Abortion, Contraception and the ACA: The Realignment of Women’s Health
Lisa Chiyemi Ikemoto
University of California, Davis - School of Law
August 7, 2012
Howard Law Journal, Vol. 55, 2012
UC Davis Legal Studies Research Paper No. 304
Abortion and contraception have become the two most highly contested health care services in the ongoing debate over the Patient Protection and Affordable Care Act (ACA). Initial interpretations cast these conflicts as extensions of the abortion wars that have pervaded national politics since the 1970s. That explanation is correct, but incomplete. The abortion wars have drawn a line between reproductive and sexual health, on the one hand, and women’s health, on the other. Yet, the federal government’s efforts to promote health disparities research, as well as the neoliberal framing of health care have also played a role in dislodging women’s health from its experience-based, civil rights foundations.
This article also considers the effects of the ACA’s exclusion of abortion and inclusion of contraception on the understanding of women’s health. Normatively, the segregation and isolation of abortion narrows the scope of women’s health. Materially, the ACA increases barriers to abortion access for women most at risk of unintended pregnancy. This effect will certainly exacerbate social, economic, and health inequalities for low-income women. The 2011 decision by the U.S. Department of Health and Human Services to include coverage for prescription contraceptives without cost-sharing as part of women’s preventive care under the ACA constitutes a victory for women’s health and women’s rights advocates. Yet, coverage of contraception as preventive care, in conjunction with a broad ban on abortion coverage, recasts conception as abortion prevention. That description moves contraception from its autonomy and equality-based foundations to a narrower framing that aligns with the agendas of religious conservatives and neoliberals.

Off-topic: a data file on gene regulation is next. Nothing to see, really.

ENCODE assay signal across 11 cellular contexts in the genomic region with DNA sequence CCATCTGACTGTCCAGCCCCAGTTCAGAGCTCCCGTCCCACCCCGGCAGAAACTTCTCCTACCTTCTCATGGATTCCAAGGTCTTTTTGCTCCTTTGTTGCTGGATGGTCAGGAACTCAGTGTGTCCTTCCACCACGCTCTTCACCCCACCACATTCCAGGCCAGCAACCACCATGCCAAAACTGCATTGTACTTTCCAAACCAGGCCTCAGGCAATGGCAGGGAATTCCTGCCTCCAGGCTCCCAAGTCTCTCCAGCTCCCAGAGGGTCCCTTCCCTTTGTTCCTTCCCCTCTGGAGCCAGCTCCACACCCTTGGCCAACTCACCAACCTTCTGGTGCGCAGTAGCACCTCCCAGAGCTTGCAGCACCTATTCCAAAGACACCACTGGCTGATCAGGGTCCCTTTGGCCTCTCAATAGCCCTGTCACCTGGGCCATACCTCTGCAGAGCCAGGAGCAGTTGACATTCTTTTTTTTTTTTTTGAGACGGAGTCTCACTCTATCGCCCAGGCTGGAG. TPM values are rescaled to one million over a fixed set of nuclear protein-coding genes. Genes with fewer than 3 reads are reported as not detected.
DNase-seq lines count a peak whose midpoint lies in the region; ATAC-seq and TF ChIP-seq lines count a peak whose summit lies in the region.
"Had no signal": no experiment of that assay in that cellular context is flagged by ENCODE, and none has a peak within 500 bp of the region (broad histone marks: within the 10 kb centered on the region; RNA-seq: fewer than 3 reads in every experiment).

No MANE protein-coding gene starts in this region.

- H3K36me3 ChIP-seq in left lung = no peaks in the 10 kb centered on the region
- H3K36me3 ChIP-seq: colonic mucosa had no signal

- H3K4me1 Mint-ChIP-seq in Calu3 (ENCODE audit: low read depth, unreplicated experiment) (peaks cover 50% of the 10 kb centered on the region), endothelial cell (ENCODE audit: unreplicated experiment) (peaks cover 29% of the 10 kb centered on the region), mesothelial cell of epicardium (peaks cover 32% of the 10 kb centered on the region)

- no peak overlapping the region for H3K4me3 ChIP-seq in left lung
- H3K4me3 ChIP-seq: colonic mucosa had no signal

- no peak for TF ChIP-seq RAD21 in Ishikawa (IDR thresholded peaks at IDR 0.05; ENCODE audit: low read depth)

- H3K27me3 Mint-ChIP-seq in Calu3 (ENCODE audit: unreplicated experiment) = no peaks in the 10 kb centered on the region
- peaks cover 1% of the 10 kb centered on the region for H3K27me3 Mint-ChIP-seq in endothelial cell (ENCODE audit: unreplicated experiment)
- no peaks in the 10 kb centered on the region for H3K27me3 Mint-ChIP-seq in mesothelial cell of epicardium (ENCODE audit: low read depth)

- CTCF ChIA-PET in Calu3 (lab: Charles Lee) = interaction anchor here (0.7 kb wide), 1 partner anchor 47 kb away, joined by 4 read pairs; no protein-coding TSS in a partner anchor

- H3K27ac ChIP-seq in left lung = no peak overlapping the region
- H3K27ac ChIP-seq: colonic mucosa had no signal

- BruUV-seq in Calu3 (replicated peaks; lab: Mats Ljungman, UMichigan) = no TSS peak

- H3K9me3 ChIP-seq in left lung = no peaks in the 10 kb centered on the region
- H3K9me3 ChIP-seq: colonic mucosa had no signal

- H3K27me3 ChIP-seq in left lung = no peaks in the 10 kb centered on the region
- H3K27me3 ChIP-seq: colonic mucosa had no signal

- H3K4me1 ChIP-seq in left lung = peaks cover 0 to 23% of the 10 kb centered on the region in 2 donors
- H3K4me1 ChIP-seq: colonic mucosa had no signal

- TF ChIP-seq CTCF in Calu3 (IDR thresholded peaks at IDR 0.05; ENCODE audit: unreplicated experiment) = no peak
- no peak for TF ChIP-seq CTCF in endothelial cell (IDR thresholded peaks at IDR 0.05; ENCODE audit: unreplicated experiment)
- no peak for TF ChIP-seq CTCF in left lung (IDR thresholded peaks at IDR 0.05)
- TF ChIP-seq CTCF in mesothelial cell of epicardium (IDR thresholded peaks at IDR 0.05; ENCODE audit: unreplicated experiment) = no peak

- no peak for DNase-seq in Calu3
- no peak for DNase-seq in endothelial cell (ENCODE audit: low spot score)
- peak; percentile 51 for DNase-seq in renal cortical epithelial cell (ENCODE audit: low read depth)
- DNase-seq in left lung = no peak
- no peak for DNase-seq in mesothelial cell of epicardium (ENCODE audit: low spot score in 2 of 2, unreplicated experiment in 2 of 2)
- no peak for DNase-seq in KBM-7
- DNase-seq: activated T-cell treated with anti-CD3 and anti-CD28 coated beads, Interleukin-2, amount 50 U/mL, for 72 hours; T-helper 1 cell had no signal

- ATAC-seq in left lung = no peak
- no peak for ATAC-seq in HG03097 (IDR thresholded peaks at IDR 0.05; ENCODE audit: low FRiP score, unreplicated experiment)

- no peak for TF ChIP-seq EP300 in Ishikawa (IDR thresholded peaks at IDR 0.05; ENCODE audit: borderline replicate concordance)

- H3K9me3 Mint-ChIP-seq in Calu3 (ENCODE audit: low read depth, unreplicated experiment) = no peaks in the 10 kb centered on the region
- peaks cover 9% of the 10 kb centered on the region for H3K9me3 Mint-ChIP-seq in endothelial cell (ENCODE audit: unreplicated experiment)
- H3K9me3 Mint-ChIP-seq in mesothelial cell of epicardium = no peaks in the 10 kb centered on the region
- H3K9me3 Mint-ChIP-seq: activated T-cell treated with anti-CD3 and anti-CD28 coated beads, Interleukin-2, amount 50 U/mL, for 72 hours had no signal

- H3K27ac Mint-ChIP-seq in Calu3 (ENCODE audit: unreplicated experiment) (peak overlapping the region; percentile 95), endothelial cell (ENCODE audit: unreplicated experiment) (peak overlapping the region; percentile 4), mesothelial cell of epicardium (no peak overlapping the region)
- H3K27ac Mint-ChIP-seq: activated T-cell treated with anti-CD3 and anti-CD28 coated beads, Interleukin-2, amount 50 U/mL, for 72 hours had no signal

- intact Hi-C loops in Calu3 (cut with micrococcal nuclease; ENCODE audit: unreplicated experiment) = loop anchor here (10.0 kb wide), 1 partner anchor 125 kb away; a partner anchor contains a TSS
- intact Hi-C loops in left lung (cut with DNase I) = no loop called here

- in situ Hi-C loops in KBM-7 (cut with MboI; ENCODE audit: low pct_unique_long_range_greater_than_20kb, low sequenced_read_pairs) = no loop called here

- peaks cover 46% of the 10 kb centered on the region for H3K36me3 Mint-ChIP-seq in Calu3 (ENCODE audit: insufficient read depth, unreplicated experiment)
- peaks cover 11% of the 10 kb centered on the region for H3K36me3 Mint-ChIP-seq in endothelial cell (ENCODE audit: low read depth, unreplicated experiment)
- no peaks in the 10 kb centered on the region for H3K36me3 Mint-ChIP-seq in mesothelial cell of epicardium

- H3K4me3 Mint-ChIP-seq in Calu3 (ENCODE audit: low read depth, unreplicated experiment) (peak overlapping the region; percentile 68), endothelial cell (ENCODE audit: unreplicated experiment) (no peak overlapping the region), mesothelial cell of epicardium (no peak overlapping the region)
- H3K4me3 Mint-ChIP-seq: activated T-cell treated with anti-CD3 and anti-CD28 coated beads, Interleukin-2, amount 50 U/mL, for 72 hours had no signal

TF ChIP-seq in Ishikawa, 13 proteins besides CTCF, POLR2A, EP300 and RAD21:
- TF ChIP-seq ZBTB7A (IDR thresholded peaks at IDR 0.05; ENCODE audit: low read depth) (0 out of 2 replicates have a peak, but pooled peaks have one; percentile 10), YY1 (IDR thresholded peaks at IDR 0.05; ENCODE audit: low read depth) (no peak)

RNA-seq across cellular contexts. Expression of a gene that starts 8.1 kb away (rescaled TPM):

Number of Pages in PDF File: 41
Date posted: August 8, 2012 ; Last revised: December 11, 2012